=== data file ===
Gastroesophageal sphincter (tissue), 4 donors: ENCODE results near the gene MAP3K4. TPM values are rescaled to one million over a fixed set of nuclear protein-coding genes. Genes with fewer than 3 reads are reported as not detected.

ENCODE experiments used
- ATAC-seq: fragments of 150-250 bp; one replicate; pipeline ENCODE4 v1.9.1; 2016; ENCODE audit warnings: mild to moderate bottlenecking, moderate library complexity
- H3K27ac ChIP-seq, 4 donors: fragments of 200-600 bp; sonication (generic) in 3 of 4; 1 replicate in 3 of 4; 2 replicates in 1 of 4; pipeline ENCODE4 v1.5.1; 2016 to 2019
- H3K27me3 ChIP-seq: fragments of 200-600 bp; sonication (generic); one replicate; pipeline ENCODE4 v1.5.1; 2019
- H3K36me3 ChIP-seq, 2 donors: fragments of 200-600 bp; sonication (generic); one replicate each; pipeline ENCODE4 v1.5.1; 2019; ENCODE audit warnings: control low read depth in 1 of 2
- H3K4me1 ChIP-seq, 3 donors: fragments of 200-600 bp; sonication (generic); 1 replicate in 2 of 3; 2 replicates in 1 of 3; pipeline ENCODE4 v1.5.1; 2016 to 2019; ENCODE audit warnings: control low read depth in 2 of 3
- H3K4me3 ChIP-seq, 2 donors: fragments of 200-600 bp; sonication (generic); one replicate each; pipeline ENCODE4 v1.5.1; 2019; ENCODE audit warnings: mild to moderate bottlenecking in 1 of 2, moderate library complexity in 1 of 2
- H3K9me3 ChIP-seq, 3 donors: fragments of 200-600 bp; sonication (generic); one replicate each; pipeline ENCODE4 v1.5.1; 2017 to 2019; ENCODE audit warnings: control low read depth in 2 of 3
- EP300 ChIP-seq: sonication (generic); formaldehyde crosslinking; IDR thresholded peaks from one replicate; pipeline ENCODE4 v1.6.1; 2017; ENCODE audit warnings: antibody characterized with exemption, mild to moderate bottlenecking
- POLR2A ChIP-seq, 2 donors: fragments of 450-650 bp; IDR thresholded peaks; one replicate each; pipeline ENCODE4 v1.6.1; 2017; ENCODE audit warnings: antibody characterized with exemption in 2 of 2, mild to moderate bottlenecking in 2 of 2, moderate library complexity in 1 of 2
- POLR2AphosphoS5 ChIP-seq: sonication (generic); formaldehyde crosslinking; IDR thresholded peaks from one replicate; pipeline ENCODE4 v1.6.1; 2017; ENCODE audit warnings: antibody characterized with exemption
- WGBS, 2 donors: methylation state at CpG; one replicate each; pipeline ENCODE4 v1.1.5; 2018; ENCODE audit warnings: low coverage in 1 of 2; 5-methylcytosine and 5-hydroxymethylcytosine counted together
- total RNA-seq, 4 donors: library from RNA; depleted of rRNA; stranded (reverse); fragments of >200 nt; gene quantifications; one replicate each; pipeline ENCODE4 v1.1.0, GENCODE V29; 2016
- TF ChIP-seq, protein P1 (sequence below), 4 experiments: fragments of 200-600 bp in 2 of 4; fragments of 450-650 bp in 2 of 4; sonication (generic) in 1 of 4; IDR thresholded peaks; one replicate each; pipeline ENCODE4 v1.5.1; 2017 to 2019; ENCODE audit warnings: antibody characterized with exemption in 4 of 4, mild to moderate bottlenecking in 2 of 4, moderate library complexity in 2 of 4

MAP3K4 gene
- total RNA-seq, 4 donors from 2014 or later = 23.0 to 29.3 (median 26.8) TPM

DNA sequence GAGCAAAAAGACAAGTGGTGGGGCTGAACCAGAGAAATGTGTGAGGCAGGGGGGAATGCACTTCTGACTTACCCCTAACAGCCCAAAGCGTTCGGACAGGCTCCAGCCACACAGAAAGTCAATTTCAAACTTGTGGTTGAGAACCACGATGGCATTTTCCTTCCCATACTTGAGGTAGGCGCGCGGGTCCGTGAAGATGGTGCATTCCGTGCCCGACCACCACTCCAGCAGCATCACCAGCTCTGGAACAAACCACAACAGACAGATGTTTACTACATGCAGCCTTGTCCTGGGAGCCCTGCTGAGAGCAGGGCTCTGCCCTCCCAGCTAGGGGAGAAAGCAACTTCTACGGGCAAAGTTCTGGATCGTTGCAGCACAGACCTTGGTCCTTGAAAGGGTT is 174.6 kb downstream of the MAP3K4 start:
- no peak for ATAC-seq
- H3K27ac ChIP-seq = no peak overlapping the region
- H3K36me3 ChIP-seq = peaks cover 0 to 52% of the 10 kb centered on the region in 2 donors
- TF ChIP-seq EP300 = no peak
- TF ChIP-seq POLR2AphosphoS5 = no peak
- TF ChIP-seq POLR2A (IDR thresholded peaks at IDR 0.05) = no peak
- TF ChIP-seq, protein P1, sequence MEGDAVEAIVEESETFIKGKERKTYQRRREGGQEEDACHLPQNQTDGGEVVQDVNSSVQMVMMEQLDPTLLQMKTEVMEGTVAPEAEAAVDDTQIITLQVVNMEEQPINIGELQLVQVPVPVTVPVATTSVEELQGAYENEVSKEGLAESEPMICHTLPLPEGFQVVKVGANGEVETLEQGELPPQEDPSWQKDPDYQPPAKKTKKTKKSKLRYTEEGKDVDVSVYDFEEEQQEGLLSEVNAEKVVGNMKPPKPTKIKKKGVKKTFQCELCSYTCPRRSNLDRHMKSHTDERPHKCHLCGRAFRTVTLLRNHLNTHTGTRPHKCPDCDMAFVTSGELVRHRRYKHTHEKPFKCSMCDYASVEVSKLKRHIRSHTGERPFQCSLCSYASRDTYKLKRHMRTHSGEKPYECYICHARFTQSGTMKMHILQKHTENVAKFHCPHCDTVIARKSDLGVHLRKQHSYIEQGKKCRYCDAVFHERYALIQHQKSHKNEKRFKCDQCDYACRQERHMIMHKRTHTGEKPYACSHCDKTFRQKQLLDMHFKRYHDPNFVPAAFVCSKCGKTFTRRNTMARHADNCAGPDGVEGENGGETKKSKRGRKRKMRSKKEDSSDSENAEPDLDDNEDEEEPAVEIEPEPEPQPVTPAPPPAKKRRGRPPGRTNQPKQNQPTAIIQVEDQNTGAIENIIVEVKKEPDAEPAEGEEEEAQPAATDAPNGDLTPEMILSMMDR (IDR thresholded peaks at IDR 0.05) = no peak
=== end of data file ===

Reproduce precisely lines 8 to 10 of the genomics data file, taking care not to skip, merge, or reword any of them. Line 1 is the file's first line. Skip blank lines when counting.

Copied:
- H3K4me3 ChIP-seq, 2 donors: fragments of 200-600 bp; sonication (generic); one replicate each; pipeline ENCODE4 v1.5.1; 2019; ENCODE audit warnings: mild to moderate bottlenecking in 1 of 2, moderate library complexity in 1 of 2
- H3K9me3 ChIP-seq, 3 donors: fragments of 200-600 bp; sonication (generic); one replicate each; pipeline ENCODE4 v1.5.1; 2017 to 2019; ENCODE audit warnings: control low read depth in 2 of 3
- EP300 ChIP-seq: sonication (generic); formaldehyde crosslinking; IDR thresholded peaks from one replicate; pipeline ENCODE4 v1.6.1; 2017; ENCODE audit warnings: antibody characterized with exemption, mild to moderate bottlenecking